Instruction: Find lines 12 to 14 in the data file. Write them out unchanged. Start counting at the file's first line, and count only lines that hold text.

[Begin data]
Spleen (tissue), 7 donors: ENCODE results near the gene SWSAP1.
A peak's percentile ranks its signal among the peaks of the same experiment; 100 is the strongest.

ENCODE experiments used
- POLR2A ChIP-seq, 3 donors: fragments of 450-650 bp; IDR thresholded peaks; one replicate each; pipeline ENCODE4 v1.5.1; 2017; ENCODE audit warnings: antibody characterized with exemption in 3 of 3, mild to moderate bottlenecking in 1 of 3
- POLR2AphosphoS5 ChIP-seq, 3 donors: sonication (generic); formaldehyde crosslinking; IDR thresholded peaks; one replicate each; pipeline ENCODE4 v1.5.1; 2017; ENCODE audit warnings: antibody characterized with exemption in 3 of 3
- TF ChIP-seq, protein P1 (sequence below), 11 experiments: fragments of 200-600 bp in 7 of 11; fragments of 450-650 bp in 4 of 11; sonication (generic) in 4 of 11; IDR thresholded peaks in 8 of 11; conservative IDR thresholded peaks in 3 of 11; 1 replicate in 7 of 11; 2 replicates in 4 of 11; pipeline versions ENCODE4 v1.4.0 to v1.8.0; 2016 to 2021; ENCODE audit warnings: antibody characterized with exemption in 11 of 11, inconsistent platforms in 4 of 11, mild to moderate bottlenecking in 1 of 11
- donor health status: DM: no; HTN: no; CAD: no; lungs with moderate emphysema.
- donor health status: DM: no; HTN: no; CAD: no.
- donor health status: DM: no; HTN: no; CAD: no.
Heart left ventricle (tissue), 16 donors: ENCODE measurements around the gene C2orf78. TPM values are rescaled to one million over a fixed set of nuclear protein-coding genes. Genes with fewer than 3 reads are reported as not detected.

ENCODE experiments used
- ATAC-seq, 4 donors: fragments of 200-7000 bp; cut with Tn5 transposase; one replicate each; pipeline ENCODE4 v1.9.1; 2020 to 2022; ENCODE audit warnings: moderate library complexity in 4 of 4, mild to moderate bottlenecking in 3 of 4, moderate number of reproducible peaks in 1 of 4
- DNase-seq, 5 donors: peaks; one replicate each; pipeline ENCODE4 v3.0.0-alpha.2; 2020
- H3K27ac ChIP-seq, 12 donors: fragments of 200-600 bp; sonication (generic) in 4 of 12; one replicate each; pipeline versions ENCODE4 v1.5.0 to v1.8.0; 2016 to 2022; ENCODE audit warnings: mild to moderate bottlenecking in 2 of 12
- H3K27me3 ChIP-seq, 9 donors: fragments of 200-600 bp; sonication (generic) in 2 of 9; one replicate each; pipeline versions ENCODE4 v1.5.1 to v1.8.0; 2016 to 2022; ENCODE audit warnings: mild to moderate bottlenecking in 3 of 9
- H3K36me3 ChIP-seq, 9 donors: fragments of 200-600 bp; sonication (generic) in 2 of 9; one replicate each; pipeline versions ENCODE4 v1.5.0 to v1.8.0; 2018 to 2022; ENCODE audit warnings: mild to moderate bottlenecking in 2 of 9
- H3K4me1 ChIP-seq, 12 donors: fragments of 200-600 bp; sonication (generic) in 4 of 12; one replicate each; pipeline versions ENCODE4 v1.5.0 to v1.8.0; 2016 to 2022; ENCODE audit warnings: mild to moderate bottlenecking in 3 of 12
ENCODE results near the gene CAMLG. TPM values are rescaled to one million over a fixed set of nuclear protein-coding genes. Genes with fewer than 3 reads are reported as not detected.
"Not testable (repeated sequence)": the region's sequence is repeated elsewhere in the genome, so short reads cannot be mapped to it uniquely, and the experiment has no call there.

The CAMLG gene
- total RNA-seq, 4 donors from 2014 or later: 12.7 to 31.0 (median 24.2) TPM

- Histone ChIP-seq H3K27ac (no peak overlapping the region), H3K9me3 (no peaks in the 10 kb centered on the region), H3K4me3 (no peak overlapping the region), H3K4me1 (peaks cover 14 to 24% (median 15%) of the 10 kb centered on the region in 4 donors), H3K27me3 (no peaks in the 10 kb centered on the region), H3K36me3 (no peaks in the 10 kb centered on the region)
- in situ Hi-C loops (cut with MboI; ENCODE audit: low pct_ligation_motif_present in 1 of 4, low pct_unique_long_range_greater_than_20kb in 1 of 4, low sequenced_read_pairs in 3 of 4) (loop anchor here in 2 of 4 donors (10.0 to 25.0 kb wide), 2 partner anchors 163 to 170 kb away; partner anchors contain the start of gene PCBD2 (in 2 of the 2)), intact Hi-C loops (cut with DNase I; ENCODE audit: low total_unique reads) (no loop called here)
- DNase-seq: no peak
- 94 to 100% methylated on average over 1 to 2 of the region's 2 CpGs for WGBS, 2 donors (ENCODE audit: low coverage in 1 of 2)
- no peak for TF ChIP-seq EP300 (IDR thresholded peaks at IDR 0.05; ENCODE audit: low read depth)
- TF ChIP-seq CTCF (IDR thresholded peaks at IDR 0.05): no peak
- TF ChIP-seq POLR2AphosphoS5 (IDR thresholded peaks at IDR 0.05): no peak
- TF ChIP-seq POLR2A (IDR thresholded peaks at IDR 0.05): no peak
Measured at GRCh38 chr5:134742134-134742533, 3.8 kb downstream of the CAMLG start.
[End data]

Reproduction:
- ATAC-seq, 4 donors: fragments of 200-7000 bp; cut with Tn5 transposase; one replicate each; pipeline ENCODE4 v1.9.1; 2020 to 2022; ENCODE audit warnings: moderate library complexity in 4 of 4, mild to moderate bottlenecking in 3 of 4, moderate number of reproducible peaks in 1 of 4
- DNase-seq, 5 donors: peaks; one replicate each; pipeline ENCODE4 v3.0.0-alpha.2; 2020
- H3K27ac ChIP-seq, 12 donors: fragments of 200-600 bp; sonication (generic) in 4 of 12; one replicate each; pipeline versions ENCODE4 v1.5.0 to v1.8.0; 2016 to 2022; ENCODE audit warnings: mild to moderate bottlenecking in 2 of 12